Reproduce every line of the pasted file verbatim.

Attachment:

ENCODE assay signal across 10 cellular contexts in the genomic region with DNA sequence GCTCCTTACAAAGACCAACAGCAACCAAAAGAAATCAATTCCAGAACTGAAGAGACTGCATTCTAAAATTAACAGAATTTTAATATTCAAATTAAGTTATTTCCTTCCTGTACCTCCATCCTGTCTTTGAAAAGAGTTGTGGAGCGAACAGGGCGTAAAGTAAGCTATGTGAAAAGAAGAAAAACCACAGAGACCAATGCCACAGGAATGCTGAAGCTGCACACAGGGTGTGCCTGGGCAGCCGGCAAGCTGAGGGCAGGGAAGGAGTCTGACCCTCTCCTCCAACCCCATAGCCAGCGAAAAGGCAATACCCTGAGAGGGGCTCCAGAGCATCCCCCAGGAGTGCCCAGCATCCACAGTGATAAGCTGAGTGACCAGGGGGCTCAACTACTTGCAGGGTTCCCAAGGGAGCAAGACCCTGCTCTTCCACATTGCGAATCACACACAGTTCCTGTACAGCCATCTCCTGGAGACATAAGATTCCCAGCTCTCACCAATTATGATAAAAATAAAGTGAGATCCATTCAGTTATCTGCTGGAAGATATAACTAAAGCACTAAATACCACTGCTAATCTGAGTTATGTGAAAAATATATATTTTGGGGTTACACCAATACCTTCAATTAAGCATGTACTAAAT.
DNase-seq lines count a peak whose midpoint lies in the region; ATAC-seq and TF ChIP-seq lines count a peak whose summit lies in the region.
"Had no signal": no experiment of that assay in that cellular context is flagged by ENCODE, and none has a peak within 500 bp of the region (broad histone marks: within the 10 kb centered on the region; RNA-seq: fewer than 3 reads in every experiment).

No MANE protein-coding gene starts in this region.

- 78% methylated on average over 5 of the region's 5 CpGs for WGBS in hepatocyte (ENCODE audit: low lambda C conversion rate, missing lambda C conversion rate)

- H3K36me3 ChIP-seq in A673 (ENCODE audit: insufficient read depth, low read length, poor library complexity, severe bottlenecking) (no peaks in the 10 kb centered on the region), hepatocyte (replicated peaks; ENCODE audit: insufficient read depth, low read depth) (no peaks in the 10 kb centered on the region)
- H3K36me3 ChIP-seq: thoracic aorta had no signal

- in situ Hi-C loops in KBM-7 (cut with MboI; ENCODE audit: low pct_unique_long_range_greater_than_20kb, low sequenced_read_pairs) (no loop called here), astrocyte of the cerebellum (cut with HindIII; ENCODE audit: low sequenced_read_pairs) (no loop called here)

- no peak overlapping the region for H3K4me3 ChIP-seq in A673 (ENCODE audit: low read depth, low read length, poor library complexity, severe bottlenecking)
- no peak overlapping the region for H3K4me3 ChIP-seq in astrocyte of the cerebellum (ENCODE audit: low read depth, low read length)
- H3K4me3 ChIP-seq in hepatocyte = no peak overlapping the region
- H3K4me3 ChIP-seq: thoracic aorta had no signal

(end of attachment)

ENCODE assay signal across 10 cellular contexts in the genomic region with DNA sequence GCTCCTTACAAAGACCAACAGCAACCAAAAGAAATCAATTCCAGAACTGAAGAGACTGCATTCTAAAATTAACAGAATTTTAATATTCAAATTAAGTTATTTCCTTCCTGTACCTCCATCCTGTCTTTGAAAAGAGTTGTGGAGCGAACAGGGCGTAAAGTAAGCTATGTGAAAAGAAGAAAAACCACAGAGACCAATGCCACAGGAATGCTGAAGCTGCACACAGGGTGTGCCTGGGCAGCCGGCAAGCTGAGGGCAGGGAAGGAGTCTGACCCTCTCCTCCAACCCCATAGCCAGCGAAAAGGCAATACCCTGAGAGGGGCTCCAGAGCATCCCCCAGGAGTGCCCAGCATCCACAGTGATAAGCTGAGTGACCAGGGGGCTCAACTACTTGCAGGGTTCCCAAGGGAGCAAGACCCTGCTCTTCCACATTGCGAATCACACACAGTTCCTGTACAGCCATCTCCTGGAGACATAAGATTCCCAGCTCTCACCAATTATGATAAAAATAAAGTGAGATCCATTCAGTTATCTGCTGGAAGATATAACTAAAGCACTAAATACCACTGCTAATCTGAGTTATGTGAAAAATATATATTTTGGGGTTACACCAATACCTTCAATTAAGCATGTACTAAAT.
DNase-seq lines count a peak whose midpoint lies in the region; ATAC-seq and TF ChIP-seq lines count a peak whose summit lies in the region.
"Had no signal": no experiment of that assay in that cellular context is flagged by ENCODE, and none has a peak within 500 bp of the region (broad histone marks: within the 10 kb centered on the region; RNA-seq: fewer than 3 reads in every experiment).

No MANE protein-coding gene starts in this region.

- 78% methylated on average over 5 of the region's 5 CpGs for WGBS in hepatocyte (ENCODE audit: low lambda C conversion rate, missing lambda C conversion rate)

- H3K36me3 ChIP-seq in A673 (ENCODE audit: insufficient read depth, low read length, poor library complexity, severe bottlenecking) (no peaks in the 10 kb centered on the region), hepatocyte (replicated peaks; ENCODE audit: insufficient read depth, low read depth) (no peaks in the 10 kb centered on the region)
- H3K36me3 ChIP-seq: thoracic aorta had no signal

- in situ Hi-C loops in KBM-7 (cut with MboI; ENCODE audit: low pct_unique_long_range_greater_than_20kb, low sequenced_read_pairs) (no loop called here), astrocyte of the cerebellum (cut with HindIII; ENCODE audit: low sequenced_read_pairs) (no loop called here)

- no peak overlapping the region for H3K4me3 ChIP-seq in A673 (ENCODE audit: low read depth, low read length, poor library complexity, severe bottlenecking)
- no peak overlapping the region for H3K4me3 ChIP-seq in astrocyte of the cerebellum (ENCODE audit: low read depth, low read length)
- H3K4me3 ChIP-seq in hepatocyte = no peak overlapping the region
- H3K4me3 ChIP-seq: thoracic aorta had no signal